As teachers, we need to protect our professional time vigilantly. But email, that ravenous beast, can eagerly devour our prep periods and infringe on our time outside of school. When let loose, it can distance us from the important tasks of the profession like planning, grading, and developing ourselves professionally. If we are disciplined, though, email doesn't have to be a beast of burden -- we can use it as a weapon of efficiency, making us more frequent communicators with parents and administrators, more effective record keepers, and more focused in our growth.
Here are six strategies for reducing the flood of messages we receive and becoming more pragmatic with our replies, freeing time for more important endeavors.
1. Unsubscribe Ruthlessly
According to the email service provider Mail Chimp, only 18.6 percent of education newsletter emails are opened, and worse, 2.6 percent of links in those emails are clicked. We all do it -- subscribe to things that we don't bother to read. The first step to controlling email and mastering efficiency is to unsubscribe from every list that is not read regularly. A good rule of thumb is if you don't read, reply, or click on the links in the message 50 percent of the time, you should unsubscribe.
2. Limit Checks
Smartphones make us obsessive email checkers. According to a recent study, subjects checked their phones 34 times a day. All of those checks, which typically lasted from 30 seconds to ten minutes, can add up on their own. Those small chunks of time consumed by email are magnified by the added cost of lost momentum. In a cnn.com article, Dr. Adam Gazzaley, a neurologist at UCSF, stated, "Whenever you take a break from what you're doing to unnecessarily check your email, studies show, it's hard to go back to your original task."
Here's how to beat it. Have set times each day that you check email, preferably twice. When you do check it, take one of three actions on each message -- delete, reply, or archive in a folder. This saves you from having to read everything. Do this, and you can have your inbox processed in under two minutes. Then it's just a matter of taking action in the appropriate folders. There will be more on the advantages of folders in a bit.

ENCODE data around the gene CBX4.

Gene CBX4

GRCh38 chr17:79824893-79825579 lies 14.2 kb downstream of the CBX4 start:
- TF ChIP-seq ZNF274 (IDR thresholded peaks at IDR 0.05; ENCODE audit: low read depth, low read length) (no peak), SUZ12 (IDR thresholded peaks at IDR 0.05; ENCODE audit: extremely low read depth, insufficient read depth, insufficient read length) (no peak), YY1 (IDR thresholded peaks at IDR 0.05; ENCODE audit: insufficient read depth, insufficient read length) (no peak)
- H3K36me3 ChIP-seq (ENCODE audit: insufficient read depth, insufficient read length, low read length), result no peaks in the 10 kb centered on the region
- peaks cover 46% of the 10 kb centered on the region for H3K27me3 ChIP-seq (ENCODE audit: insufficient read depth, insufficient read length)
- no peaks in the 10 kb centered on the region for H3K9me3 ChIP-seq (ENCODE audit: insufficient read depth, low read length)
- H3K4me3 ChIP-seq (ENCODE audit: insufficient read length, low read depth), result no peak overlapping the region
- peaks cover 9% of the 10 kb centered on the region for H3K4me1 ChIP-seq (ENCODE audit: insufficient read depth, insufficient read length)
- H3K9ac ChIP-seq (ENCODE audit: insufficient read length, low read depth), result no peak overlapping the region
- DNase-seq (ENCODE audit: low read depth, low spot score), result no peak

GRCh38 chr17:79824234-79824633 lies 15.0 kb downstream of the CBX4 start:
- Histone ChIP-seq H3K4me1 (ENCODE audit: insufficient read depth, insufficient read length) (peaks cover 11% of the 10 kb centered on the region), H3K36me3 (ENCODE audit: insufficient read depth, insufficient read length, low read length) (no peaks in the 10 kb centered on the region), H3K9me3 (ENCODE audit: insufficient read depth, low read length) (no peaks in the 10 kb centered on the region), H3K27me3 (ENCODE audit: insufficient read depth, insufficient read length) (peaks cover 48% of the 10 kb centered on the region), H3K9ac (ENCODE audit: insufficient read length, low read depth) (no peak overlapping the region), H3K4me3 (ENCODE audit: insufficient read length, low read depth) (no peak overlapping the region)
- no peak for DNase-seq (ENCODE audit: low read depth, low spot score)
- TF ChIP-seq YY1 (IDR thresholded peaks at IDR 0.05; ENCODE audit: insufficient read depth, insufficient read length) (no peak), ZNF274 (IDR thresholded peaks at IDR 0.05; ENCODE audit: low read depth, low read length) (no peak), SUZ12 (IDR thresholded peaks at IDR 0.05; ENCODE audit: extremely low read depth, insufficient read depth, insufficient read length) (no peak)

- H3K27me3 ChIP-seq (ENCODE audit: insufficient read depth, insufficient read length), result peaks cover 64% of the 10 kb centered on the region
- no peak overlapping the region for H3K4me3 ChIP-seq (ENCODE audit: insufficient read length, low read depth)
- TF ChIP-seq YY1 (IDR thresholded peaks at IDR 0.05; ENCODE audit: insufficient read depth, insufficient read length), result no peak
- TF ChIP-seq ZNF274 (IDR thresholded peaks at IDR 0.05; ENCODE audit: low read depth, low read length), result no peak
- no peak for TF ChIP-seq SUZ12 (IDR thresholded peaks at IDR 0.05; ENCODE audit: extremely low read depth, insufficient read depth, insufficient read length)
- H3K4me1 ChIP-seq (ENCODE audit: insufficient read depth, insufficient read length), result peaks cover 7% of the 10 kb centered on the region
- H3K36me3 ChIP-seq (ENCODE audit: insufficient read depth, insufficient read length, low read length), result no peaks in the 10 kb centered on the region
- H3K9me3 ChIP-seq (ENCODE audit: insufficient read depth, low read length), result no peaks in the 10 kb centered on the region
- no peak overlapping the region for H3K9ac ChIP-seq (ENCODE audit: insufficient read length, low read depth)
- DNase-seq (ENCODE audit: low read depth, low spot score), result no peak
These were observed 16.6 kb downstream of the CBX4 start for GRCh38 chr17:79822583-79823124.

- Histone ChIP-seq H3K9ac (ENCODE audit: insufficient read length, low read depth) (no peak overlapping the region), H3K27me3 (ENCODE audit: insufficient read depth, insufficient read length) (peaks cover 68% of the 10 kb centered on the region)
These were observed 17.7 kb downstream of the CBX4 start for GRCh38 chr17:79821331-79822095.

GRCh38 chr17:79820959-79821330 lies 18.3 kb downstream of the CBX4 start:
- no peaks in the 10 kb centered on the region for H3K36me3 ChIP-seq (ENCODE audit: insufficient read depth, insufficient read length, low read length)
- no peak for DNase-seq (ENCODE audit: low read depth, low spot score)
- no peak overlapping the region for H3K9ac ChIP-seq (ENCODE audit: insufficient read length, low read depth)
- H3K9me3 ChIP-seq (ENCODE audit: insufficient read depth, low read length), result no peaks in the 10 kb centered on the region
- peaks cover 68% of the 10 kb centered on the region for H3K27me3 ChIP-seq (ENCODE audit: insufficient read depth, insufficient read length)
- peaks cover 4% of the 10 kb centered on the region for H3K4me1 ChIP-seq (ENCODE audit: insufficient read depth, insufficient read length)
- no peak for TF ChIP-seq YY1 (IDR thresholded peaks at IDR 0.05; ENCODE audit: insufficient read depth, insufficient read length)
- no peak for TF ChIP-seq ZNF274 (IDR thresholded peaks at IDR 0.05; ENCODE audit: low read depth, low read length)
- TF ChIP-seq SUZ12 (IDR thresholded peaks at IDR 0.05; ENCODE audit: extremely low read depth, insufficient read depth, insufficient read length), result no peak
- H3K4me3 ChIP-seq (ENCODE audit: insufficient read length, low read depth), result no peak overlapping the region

3. Purge Regularly
There is great satisfaction in achieving an empty inbox. It's a masterful feeling, knowing that you tamed your digital beast, not the other way around. To achieve this consistently, you must purge the old to make way for the new. Once a month, go through your email folders and let go of what's no longer relevant. The minutes from last month's faculty meeting -- gone. That notice from the main office three months ago about all employees needing to return their yearly attendance record -- sayonara. While this step is not a huge a time saver, it is important to do once a month because of its emotional weight.
4. Create Templates
Creating templates for letters and notifications is the easiest way to maximize your output and is probably the most effective time saver. Emails for Student of the Month, missing homework, and outstanding acts of kindness can be dashed off and sent in seconds if we have prepared templates. Just plug in names and customize when necessary.
Here is one that I use for those tricky questions about a low grade. I try to steer the conversation toward the learning and move it away from the number in the grade book. What's in bold is what I customize.
I am thankful that you emailed me concerning [name the student]'s grade on our most recent assignment. It provides me with a chance to share what we focused on in class, and it gives us the opportunity to work together to enhance [his/her] learning.
The assignment asked students to [identify the assignment], but it was really a chance for me to see how well the students gathered evidence from the text, developed a thesis, and organized their thoughts in a logical manner [or identify other learning skills assessed]. It was an important assignment because well-supported arguments are signs of analytical thinking and effective communication skills [or connect the learning skills to a broader context]. The grades were based on a rubric that was given out before the essay so that students would be clear on my expectations.
I’d like to see [name the student] master these skills. The feedback that [he/she] received on this assignment shows that we are not there yet, but there is room for growth. I will have a small, informal conference with [him/her] over the next few days and review the key learning skills and how we can close the gap.
Thank you for being so proactive and working with me in [name the student]'s best interest.
5. Filters Are Your Friend
You can reduce your screen time by using filters to make sure that only the messages that matter reach your inbox. Not only do filters remove spam or viruses, but they can also be configured to organize incoming email by prioritizing messages and sorting them into folders based on subject matter or other criteria.
Here is a video that shows you how to do it.
6. Folders Are Your Friend, Too
I have three basic email folders:
- Take Action: For things that come into my inbox that I can’t answer at the moment but need to when I have more time later.
- Parent Records: My district requires evidence of routine parent contact, so every email to and from a parent gets archived in one place.
- Administrative Records: Purchase orders, meeting notifications, and evaluations are important to keep for your records. However, be sure to clear out this folder periodically.
How do you manage your email? What are your best tips?